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Latitude: 58.7856 / 58°47'8"N
Longitude: -3.2643 / 3°15'51"W
OS Eastings: 327014
OS Northings: 989358
OS Grid: ND270893
Mapcode National: GBR L59H.WZ8
Mapcode Global: WH6BT.TFSR
Entry Name: Walls (Hoy), Melsetter, Spinning Cottage
Listing Date: 8 December 1971
Source: Historic Scotland
Source ID: 395761
Historic Scotland Designation Reference: LB48369
Building Class: Cultural
Location: Walls and Flotta
County: Orkney Islands
Electoral Ward: Stromness and South Isles
Traditional County: Orkney
Probably early 19th century; remodelled 1898-1900 by W R Lethaby. Single storey; rectangular-plan cottage, formerly used for spinning, with irregularly disposed openings. Harled with sandstone dressings. Architraved openings (probably largely original/pre-1900) to principal (S) elevation. Coped gables. Original vertical margins at arrises.
S (PRINCIPAL) ELEVATION: entrance with plank door to far left. Irregularly disposed flanking windows. 2 entrances (each with plank door) to central section. 2 small square windows to outer right. Short stepped section of coursed rubble wall adjoins to outer left.
N ELEVATION: 3 widely spaced windows to centre/right; 5 closely spaced windows to outer left.
E ELEVATION: central architraved entrance to gable end; architraved window immediately above lintel/transom.
W ELEVATION: blank gable end.
Mainly 12-pane timber sash and case windows. Stone slate roof. Square-plan gablehead stack to W; 2 ridge stacks (that to left tall); all coursed rubble with band courses.
INTERIOR: main room has shallow segmentally-arched ceiling by Lethaby; and also a large 'rustic' coursed rubble fireplace with a deep slab lintel and exposed flue, flanked by 2 small plaster plaques (decorated with floral motifs) set back to wall.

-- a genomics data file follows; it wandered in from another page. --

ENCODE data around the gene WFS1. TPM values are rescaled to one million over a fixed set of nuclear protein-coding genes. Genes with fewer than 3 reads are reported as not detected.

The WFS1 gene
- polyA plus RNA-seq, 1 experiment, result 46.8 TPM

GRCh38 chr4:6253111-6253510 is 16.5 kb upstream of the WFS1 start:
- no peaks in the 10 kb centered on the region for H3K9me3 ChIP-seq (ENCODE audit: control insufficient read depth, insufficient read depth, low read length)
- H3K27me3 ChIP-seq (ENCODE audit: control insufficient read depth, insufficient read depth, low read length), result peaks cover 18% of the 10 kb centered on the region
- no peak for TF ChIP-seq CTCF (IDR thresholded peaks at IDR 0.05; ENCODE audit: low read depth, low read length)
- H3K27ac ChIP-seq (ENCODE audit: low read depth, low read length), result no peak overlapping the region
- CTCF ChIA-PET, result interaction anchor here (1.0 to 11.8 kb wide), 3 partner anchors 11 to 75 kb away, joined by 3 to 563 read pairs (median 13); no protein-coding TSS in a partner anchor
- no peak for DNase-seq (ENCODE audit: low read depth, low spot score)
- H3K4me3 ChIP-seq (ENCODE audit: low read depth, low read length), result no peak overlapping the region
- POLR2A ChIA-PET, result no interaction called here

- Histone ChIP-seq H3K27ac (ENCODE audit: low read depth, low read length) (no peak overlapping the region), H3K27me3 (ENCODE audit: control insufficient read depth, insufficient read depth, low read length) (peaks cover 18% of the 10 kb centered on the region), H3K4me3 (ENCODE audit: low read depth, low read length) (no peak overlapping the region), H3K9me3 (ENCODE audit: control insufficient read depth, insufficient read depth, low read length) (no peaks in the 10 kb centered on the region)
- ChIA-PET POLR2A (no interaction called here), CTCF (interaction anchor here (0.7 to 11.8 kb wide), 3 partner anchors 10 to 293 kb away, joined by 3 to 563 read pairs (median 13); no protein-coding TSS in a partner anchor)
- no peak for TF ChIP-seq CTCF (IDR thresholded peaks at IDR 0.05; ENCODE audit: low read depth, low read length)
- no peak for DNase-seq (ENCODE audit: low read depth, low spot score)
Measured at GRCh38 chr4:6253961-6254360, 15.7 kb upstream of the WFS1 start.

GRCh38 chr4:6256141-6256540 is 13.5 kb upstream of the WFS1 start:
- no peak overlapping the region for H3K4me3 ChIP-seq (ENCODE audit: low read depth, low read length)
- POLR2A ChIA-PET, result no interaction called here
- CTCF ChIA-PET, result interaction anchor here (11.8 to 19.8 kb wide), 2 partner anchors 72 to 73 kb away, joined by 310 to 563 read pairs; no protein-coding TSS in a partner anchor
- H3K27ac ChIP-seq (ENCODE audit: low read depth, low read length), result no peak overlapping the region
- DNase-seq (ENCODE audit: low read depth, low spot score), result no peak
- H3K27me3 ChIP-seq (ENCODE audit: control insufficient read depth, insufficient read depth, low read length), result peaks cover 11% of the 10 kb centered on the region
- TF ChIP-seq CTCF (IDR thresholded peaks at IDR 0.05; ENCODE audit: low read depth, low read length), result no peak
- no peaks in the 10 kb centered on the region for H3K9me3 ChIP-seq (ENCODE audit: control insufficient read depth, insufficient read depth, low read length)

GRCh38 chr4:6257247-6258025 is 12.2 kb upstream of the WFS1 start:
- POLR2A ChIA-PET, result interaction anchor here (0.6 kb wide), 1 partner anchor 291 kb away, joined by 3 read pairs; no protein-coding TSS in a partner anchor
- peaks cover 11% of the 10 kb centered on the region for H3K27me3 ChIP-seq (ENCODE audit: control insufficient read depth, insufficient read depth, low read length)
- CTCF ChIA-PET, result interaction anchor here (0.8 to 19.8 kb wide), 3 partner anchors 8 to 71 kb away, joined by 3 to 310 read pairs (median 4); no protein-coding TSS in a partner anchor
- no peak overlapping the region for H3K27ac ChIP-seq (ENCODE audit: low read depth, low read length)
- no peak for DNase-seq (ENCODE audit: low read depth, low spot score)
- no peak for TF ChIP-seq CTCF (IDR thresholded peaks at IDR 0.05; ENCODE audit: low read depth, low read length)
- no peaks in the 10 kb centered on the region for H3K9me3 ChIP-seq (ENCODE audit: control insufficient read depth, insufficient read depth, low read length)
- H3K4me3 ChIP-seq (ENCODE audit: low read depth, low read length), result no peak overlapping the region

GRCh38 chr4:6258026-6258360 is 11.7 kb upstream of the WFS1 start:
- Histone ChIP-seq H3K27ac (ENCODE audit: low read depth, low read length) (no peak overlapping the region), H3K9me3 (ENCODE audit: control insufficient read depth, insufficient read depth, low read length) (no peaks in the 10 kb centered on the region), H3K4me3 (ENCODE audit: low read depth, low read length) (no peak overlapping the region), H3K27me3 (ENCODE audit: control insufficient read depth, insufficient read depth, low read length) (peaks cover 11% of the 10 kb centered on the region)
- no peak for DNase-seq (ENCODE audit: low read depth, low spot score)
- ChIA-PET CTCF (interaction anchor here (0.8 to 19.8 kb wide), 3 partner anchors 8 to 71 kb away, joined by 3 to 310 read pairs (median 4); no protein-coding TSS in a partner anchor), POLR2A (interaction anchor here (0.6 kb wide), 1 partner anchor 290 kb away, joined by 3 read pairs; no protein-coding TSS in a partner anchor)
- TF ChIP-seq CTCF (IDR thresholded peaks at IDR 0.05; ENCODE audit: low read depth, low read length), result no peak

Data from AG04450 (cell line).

A-Group with Melsetter House, Chapel, Lodge and Gatepiers, Kitchen and Walled Gardens, Burial Enclosure, Estate Office, Gardener's Cottage, The Hall and Laundry House. A very interesting long, single storey cottage, sensitively remodelled by one of the most prominent exponents and promoters of the Arts and Crafts movement. Its original purpose is unknown (it was possibly a cottage/office and stable) and it occupies the S side of the original courtyard-plan steading of Melsetter. The Melsetter Estate was purchased by Thomas Middlemore, a Birmingham industrialist in 1898. At that time it comprised the entire island of Hoy as well as the adjacent smaller islands of South Walls, Fara and Rysa. It had been the home of the Moodie family from the later 16th century until around the earlier 19th century. The majority of the remaining structures, dating largely from their ownership, were retained in some way by Lethaby (including the house), although greatly modified. The remodelling/construction of the house and surrounding buildings at Melsetter was one of Lethaby's most important commissions. It is unusual in that it involved the redevelopment of an entire complex of buildings, which form a harmonious whole and are very much in keeping with local vernacular traditions. It was in the Spinning Cottage that William Morris' daughter, May Morris, who was a friend of Thomas Middlemore's wife, Theodosia, used to spin when visiting Melsetter.
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